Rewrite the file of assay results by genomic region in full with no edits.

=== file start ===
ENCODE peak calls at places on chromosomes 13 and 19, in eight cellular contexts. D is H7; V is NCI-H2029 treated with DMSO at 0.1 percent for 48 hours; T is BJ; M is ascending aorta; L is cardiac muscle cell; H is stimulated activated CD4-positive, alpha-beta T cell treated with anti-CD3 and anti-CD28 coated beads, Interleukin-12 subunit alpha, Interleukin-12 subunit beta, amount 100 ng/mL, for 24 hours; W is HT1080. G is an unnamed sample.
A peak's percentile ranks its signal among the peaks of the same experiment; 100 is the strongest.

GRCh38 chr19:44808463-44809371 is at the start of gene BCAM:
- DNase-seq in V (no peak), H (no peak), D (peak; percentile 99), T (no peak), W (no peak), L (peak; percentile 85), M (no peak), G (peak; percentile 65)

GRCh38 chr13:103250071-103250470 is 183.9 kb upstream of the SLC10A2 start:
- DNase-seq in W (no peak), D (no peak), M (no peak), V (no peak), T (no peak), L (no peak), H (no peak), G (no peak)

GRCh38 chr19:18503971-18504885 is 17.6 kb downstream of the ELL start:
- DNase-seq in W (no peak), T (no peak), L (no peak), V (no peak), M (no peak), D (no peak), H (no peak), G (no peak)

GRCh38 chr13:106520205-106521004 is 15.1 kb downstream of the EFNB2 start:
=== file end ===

ENCODE peak calls at places on chromosomes 13 and 19, in eight cellular contexts. D is H7; V is NCI-H2029 treated with DMSO at 0.1 percent for 48 hours; T is BJ; M is ascending aorta; L is cardiac muscle cell; H is stimulated activated CD4-positive, alpha-beta T cell treated with anti-CD3 and anti-CD28 coated beads, Interleukin-12 subunit alpha, Interleukin-12 subunit beta, amount 100 ng/mL, for 24 hours; W is HT1080. G is an unnamed sample.
A peak's percentile ranks its signal among the peaks of the same experiment; 100 is the strongest.

GRCh38 chr19:44808463-44809371 is at the start of gene BCAM:
- DNase-seq in V (no peak), H (no peak), D (peak; percentile 99), T (no peak), W (no peak), L (peak; percentile 85), M (no peak), G (peak; percentile 65)

GRCh38 chr13:103250071-103250470 is 183.9 kb upstream of the SLC10A2 start:
- DNase-seq in W (no peak), D (no peak), M (no peak), V (no peak), T (no peak), L (no peak), H (no peak), G (no peak)

GRCh38 chr19:18503971-18504885 is 17.6 kb downstream of the ELL start:
- DNase-seq in W (no peak), T (no peak), L (no peak), V (no peak), M (no peak), D (no peak), H (no peak), G (no peak)

GRCh38 chr13:106520205-106521004 is 15.1 kb downstream of the EFNB2 start: